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J Neurophysiol. 2013 May;109(10):2606-17. doi: 10.1152/jn.00318.2012. Epub 2013 Feb 20.

Effects of task and attentional selection on responses in human visual cortex.

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Department of Psychology, University of Washington, Seattle, Washington 98115, USA.


Multiple visual tasks can be performed on the same visual input, with different tasks presumably engaging different neuronal populations. The modular layout of the visual system implies that specific cortical regions carry more information about certain stimulus attributes than others. Thus it is reasonable to assume that decisions during a task will be optimal if they are based on the responses of the most informative neuronal signals, which presumably originate in regions with the sharpest tuning for the relevant stimulus feature. Previous studies have supported this position. Here we present the results of two fMRI experiments that confirm these findings and expand on earlier investigations by addressing the effects of the physical properties of an attended stimulus on task-related modulations in human visual cortex. Specifically, we ask whether performing two-alternative forced choice speed- and color-discrimination tasks (and other attentional processes) can modulate neural activity independent of visual stimulation and whether the effect of spatial attention depends on which task is being performed. The results indicate that 1) when stimulation and spatial attention are constant, responses in V4 and MT+ depend on the task being performed and are independent of the tested physical properties of the selected stimulus, 2) this task-dependent modulation might require a stimulus--task-specific preparatory mechanisms alone are not sufficient to drive responses, and 3) independent of which task is being performed, spatial attention adds a baseline shift to responses in MT+ and V4 when a stimulus is present.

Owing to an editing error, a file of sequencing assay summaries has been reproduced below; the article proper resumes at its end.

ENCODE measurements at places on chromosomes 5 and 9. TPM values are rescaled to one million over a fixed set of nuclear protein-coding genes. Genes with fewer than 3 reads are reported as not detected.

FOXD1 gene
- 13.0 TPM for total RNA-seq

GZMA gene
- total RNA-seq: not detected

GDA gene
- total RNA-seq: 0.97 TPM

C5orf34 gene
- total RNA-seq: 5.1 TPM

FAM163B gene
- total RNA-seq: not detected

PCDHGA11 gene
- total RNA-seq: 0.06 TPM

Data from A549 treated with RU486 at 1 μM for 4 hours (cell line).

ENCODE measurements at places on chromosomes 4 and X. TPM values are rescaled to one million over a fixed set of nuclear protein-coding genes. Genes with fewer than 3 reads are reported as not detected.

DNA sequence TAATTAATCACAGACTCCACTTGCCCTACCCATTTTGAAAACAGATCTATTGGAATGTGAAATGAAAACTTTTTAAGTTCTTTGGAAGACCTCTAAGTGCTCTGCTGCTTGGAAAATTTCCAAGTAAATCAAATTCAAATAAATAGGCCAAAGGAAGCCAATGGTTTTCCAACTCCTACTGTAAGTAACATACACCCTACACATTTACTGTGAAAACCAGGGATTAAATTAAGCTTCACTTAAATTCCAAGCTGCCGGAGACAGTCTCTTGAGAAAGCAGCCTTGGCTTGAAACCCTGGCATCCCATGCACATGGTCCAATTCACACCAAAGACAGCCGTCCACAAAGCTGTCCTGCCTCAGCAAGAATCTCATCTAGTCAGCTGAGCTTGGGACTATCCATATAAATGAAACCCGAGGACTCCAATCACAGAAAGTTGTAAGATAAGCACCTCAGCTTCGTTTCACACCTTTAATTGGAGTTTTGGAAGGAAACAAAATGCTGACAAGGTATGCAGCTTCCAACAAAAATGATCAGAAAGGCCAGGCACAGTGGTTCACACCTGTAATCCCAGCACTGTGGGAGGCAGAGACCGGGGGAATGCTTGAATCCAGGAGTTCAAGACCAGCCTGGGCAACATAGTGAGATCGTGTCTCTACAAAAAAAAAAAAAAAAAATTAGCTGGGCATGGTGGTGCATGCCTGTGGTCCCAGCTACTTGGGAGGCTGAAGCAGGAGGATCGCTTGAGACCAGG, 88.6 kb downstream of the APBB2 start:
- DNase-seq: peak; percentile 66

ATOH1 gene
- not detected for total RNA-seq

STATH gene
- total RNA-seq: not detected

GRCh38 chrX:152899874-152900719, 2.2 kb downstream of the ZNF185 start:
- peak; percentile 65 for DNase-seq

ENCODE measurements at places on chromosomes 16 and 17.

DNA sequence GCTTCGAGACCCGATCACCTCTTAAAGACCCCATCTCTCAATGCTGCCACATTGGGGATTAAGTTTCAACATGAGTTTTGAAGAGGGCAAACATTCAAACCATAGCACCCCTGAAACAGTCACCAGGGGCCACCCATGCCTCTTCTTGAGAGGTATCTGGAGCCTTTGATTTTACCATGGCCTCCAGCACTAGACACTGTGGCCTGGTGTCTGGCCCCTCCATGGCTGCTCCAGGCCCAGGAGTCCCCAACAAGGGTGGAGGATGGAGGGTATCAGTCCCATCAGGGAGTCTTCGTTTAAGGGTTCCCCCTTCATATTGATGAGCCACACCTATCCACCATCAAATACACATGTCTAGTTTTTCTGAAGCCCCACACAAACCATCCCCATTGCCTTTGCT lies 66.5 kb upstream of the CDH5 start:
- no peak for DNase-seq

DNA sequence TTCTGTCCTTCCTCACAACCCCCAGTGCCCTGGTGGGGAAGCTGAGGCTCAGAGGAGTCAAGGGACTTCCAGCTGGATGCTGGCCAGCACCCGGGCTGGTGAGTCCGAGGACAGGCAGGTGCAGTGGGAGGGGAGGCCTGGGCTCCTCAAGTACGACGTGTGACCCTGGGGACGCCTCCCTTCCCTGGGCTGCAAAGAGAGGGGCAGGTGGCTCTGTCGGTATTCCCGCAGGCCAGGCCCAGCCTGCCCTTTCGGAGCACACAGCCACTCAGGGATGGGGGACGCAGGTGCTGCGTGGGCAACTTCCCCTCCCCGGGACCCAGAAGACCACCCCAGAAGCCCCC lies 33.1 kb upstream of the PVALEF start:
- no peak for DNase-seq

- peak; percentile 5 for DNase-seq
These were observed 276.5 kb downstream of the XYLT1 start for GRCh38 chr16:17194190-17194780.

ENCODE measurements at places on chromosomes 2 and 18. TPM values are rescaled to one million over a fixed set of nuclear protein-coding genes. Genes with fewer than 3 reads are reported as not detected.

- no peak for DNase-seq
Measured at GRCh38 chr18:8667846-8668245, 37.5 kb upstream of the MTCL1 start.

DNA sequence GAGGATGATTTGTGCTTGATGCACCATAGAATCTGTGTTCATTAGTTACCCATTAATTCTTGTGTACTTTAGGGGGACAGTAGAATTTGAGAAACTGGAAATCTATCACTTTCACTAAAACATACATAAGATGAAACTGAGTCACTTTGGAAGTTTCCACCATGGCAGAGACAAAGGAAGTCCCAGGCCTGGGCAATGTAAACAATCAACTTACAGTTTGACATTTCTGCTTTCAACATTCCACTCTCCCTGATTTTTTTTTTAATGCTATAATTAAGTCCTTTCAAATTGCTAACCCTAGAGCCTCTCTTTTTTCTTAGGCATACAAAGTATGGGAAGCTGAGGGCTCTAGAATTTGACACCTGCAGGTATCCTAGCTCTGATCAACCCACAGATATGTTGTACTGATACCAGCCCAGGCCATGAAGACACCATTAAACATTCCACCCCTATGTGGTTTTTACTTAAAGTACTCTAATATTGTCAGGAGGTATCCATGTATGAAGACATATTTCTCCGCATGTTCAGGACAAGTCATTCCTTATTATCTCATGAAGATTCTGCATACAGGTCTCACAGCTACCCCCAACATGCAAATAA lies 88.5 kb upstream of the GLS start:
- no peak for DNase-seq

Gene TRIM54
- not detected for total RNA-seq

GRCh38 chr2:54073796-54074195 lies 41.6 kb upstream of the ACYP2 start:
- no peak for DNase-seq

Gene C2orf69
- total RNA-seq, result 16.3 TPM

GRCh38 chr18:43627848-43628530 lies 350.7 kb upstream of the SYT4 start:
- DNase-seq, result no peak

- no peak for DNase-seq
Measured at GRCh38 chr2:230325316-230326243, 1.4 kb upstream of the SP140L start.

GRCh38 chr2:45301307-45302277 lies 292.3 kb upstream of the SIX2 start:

BOLD; MT+, V4; modularity; spatial attention; task

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